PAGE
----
Saturday 1 November 2014

Eat my shorts! Fox looks to give The Simpsons their own 24/7 TV channel

Nick Allen

Published 27/09/2011 | 07:57

Lisa , Marge , Maggie, Homer and Bart Simpson. Photo: AP

FANS of "The Simpsons" are salivating at the possibility of the television series being given its own 24-hour channel.

As Homer Simpson once said: "The answer to life's problems aren't at the bottom of a bottle, they're on TV!"



The show is approaching its 500th episode and is the longest running sitcom in the history of American television, having begun in 1989.



Executives at Fox, which broadcasts it, are now considering the idea of a digital channel which would play nothing but those episodes day and night.



News Corp chief operating officer Chase Carey hinted at the prospect of a Simpsons channel during a business conference in New York, although he said if it went ahead it would not be for at least 12 months.



He said a "number of meetings" had been held about how to capitalise on the "unprecedented volume" of footage from the series and a channel purely for the show's fans was a possibility. There were "a lot of Simpsons fans out there," he added.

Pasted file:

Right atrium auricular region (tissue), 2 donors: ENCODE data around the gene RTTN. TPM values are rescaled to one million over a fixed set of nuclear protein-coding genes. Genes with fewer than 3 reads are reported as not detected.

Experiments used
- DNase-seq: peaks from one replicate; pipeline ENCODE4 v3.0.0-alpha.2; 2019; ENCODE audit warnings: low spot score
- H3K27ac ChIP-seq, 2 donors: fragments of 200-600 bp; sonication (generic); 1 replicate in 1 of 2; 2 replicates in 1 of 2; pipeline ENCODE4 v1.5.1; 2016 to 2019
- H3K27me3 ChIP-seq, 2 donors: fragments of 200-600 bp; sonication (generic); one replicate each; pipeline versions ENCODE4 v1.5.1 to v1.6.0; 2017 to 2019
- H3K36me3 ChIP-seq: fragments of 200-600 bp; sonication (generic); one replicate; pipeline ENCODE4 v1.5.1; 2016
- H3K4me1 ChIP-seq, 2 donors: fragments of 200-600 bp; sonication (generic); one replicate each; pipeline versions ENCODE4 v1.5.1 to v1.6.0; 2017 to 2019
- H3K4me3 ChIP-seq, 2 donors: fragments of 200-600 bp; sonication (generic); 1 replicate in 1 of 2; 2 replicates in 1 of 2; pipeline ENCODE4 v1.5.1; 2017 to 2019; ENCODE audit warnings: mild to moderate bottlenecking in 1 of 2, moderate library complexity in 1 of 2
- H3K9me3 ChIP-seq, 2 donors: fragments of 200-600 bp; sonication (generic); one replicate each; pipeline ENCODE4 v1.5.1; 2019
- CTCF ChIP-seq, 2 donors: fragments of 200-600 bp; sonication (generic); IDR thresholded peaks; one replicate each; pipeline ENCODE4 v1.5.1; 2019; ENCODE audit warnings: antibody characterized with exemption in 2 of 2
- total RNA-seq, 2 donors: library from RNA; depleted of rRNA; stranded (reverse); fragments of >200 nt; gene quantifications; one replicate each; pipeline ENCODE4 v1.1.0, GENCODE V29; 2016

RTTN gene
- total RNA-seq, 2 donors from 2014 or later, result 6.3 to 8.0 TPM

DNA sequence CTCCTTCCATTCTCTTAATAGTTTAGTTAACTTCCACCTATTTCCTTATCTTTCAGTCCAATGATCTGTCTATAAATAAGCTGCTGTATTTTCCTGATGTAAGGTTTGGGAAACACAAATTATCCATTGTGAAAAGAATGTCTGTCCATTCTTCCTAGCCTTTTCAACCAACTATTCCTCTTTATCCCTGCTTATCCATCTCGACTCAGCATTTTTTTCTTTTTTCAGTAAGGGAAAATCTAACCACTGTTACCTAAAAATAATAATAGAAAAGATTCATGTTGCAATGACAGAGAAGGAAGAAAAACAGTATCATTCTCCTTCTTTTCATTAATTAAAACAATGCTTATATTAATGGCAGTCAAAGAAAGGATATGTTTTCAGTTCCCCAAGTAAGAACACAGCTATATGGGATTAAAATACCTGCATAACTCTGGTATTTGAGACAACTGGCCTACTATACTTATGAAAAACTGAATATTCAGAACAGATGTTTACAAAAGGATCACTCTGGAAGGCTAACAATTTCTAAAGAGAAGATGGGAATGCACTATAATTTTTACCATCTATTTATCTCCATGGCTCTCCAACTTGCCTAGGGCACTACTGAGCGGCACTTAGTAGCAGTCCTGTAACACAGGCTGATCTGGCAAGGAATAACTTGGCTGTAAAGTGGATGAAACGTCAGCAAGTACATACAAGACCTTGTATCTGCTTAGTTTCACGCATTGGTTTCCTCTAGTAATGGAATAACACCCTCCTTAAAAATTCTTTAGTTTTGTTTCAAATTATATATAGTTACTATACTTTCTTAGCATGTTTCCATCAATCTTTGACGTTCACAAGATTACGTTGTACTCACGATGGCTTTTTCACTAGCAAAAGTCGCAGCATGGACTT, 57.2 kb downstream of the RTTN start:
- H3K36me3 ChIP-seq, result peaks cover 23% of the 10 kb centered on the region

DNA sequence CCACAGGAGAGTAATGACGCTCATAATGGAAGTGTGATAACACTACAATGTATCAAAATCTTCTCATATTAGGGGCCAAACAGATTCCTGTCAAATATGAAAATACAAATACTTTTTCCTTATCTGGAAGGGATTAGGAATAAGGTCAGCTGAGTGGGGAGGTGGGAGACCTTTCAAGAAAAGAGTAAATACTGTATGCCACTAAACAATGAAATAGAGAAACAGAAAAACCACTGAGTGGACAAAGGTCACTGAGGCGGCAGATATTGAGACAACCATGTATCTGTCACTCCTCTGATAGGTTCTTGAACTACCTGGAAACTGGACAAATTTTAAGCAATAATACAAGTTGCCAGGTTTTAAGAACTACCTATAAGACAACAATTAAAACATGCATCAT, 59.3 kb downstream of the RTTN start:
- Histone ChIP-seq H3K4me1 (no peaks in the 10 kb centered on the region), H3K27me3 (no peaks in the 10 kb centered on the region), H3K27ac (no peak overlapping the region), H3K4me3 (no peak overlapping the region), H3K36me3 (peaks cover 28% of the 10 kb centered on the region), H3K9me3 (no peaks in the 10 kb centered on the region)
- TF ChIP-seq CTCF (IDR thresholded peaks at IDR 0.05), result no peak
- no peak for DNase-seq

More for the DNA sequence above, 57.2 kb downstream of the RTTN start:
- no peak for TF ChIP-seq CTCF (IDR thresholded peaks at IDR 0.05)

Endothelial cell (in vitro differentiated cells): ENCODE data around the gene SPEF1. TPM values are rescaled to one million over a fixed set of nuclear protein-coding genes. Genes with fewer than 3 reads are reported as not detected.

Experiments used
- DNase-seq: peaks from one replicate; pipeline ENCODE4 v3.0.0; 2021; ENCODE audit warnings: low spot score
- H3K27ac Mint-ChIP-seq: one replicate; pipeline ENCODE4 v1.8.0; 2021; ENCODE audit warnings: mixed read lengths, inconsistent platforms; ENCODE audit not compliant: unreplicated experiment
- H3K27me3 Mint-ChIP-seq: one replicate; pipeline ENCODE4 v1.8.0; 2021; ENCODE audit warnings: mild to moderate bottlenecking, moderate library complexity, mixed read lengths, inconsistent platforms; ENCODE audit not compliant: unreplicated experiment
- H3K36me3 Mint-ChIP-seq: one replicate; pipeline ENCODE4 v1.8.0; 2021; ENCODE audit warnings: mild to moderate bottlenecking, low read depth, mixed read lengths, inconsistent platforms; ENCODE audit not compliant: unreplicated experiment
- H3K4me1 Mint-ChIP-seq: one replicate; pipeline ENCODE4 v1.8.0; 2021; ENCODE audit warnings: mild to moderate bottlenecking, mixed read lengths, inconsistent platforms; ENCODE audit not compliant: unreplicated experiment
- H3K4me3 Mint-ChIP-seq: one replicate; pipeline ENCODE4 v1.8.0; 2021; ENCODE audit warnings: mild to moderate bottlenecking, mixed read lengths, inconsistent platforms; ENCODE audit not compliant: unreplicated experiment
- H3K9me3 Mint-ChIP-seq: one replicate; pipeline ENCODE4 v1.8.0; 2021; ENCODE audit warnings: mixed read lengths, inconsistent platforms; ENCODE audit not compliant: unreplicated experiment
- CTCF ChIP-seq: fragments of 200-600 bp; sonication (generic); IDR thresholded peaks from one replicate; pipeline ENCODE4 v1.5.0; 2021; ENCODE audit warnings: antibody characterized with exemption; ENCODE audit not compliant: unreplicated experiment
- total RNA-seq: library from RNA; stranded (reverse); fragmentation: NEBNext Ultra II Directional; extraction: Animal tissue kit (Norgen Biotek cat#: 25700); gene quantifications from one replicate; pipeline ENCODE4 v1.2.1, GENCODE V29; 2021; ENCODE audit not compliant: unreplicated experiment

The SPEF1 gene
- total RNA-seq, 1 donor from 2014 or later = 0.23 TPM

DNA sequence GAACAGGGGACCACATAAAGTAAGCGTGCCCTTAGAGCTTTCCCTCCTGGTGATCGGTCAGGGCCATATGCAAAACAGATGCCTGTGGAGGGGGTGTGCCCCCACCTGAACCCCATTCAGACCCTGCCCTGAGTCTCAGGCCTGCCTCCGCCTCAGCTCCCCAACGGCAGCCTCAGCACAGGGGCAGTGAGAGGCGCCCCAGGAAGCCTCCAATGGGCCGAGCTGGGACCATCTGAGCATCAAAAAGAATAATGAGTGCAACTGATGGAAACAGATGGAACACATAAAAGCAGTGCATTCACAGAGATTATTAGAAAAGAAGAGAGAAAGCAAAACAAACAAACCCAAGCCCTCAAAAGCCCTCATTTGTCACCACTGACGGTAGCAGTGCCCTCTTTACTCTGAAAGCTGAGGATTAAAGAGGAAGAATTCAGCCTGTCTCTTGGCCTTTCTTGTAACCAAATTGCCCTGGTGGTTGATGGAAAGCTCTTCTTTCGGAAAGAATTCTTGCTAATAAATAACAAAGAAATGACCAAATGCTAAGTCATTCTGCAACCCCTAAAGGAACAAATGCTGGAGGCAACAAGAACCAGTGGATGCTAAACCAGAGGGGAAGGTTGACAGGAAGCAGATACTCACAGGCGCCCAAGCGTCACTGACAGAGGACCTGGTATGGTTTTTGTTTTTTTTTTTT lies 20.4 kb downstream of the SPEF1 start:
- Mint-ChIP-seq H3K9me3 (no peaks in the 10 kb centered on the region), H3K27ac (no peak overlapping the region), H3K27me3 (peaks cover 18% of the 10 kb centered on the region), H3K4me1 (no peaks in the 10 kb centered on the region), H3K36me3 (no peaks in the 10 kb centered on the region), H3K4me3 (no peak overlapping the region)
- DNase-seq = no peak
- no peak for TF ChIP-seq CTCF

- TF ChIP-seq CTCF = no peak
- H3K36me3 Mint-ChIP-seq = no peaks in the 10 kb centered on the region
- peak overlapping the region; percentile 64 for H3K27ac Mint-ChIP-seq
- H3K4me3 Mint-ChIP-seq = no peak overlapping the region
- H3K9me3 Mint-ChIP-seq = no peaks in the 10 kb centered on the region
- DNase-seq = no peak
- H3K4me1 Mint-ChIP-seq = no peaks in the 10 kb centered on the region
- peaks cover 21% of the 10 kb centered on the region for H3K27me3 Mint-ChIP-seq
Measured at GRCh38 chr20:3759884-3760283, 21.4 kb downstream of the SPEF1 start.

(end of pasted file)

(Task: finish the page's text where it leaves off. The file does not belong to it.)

"The point I was making, which I will re-emphasise, is that this is a unique franchise and it provides us a unique opportunity to do some interesting things with it."



The show, created by Matt Groening and first broadcast more than two decades ago, is also the longest running animated show in American history.



It has won 27 Emmy Awards and a feature length movie released in 2007 grossed more than $500 million.



The show, a parody of American family life, is set in the fictional town of Springfield and focuses on the antics of Homer and Marge Simpson and their children Bart, Lisa and Maggie.



Its long run has seen it become a touchstone of popular culture and a host of celebrities have lent their voices to characters. Catchphrases such as Homer's "D'oh!" and Bart's "Eat my shorts" have entered every day use.



There has also been controversy, including the character of Bart being criticised as a bad role model for children.



If Fox was to go ahead with the dedicated channel it could not happen for a year because of syndication agreements already in place for previous episodes.



However, the prospect of a Simpsons channel raises the possibility that a small number of other long running shows with enough old episodes could be given dedicated channels in future.

Telegraph.co.uk

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